From the physical aches and pains of inactivity, over-activity to aging and illness right through the emotional traumas whether they be bumps, bruises or brutal attacks, yoga is about learning to push through and push away. To endure until one can let go. Whether by means of asana (postures), breathing exercises (pranayama) or meditation (dhyana), we have the tools necessary to avoid future pain.

When we cultivate a physical practice, we strengthen and prepare the body for what it will face as we age. Mindfulness of the breath is the path to controlling stress and wild thoughts. Meditation, or prayer, turns us inward and has the ultimate effect of connecting us to everything. All together, these practices prepare us for accepting and letting go because it is these actions that help us avoid pain.

*This is a rough draft of my presentation for test weekend in June. Thoughts?

Yesterday during yoga training, we spent a bit of time going over the take home exam and receiving our individual teaching lessons for the in class exam.

It’s doable.

For the teaching portion, I am to instruct Adho Mukha Savasana or Downward Facing Dog. my personal nemesis. Down Dog is one of the most basic of poses and it’s one that I am still finding my self in. Every new teacher, workshop or training session shines light on Down Dog. It’s like “the pose that can do anything” because it is always the same yet different every day.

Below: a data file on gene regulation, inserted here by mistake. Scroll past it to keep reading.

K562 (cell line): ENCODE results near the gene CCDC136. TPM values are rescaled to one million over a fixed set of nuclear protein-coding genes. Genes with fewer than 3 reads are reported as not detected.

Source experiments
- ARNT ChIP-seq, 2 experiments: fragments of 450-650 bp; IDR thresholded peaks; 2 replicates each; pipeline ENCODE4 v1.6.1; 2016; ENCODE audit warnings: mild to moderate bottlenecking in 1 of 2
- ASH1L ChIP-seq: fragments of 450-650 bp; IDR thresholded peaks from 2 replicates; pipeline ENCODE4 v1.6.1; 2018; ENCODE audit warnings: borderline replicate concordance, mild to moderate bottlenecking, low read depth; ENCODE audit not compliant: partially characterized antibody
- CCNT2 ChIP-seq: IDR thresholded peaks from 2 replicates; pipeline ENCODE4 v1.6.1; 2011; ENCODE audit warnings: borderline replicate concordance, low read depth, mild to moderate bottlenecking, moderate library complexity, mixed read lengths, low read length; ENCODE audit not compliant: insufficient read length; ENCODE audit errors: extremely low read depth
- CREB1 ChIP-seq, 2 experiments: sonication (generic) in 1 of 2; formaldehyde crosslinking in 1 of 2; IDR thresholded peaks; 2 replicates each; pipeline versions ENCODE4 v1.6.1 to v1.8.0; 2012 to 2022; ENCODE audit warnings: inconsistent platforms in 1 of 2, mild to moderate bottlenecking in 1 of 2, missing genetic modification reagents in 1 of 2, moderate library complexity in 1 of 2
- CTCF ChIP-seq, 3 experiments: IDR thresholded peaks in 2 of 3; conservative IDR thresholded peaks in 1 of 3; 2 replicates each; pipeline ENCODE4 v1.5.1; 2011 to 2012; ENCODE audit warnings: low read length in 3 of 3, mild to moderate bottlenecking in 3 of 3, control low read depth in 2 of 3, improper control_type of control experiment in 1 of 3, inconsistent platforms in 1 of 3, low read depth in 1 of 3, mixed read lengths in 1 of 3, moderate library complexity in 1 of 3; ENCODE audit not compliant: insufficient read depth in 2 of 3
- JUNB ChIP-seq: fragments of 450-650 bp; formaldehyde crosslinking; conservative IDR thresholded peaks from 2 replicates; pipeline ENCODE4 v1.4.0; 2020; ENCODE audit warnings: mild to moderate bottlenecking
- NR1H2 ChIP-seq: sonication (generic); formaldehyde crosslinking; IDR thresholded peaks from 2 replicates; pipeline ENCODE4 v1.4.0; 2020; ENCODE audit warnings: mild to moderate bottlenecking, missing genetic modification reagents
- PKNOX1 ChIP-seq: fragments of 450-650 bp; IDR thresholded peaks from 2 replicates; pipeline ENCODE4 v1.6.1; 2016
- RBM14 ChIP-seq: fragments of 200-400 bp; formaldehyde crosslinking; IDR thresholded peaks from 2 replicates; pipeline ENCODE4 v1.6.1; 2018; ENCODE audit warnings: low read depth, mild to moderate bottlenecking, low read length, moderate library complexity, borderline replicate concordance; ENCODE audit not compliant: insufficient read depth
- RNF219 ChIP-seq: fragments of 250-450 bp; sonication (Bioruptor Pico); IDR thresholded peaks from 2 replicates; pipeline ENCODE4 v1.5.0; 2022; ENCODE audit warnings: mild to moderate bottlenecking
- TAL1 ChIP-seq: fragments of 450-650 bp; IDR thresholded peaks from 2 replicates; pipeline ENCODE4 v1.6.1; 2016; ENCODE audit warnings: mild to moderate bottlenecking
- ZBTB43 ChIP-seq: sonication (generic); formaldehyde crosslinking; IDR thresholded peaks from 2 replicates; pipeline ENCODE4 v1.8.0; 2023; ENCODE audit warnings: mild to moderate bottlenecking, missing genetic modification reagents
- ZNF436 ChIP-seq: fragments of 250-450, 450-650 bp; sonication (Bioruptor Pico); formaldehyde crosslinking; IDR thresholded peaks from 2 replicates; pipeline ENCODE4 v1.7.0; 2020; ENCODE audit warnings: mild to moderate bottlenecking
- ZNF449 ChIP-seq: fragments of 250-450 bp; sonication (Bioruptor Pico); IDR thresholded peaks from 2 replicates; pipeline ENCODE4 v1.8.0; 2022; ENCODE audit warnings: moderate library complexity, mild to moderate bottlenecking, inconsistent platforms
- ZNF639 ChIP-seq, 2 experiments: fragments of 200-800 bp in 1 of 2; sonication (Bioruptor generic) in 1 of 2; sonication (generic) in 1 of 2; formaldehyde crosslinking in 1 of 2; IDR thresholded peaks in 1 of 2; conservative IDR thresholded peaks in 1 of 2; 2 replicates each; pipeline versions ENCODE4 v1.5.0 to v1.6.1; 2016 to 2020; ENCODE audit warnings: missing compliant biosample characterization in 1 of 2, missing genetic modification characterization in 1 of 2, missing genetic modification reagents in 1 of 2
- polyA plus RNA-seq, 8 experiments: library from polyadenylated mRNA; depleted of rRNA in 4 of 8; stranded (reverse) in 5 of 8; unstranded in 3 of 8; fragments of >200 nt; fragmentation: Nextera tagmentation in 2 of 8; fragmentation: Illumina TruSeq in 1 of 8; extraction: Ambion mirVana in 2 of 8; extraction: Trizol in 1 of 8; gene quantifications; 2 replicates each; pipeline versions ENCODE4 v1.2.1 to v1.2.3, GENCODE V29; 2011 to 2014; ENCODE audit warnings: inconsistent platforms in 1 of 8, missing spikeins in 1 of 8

I am also presenting a sutra. Cat assigns each of us one or a short set of sutras and asks us to present/teach it to the rest of the group. Mine is 2.16 – The pain that has not come is avoidable.

And I thought? Seriously?

Because I am sort of – okay – completely – of the theory that we have destinies. Our life paths are not necessarily carved in stone as we are free to embrace or reject experiences, lessons and universal directions, but for the most part, “pain” is as “life” is. We are mortal and therefore subject to all that entails.

You know “bad things happen to good people (and bad people and people of morally ambiguous natures too).

But as I thought about it last evening – and you know me, that’s about all I thought about because I am as bad as a dog with a new chewie when it comes to things like this – I realized I was looking at pain as though it was a condition of certain experiences rather than a choice, an add-on.

Pain is an “a la carte”.

And suddenly, like the revelation of the widening of my sacrum in down dog, I think I got it. It’s about attachment or non-attachment. I can experience without attaching pain. I can detach my experiences from pain when it tries to add itself to the order.

Most obvious example is death. Losing someone is sad but sad is not painful. It’s just sad. I can experience the sadness without attaching pain to it. It’s simply sadness. I feel it for as long as I need to … and I let it.

Acknowledge. Move on.

That’s what an asana practice is preparing me to do. That’s why we chant, practice pranayama and meditate. To gain the physical, emotional, mental and spiritual strength to let go, detach, life from pain.

The suffering does not make you stronger. Letting go makes you stronger. Feeling the sadness without allowing pain to muscle in, distract and take over is the point. Pain is a choice.

Even on a physical level, a person can detach from pain with the strength of the mind alone.

But pain is still there. It doesn’t go away. It’s just our perception and/or experience of it that makes all the difference.

I think. Maybe.

Gotta get ready for training. Happy Sunday. Namaste.